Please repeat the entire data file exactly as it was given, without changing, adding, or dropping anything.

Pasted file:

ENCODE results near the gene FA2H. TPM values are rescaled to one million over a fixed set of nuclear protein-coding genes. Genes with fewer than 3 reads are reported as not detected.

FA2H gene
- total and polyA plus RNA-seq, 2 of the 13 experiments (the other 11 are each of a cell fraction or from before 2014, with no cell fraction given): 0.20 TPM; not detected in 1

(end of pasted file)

ENCODE results near the gene FA2H. TPM values are rescaled to one million over a fixed set of nuclear protein-coding genes. Genes with fewer than 3 reads are reported as not detected.

FA2H gene
- total and polyA plus RNA-seq, 2 of the 13 experiments (the other 11 are each of a cell fraction or from before 2014, with no cell fraction given): 0.20 TPM; not detected in 1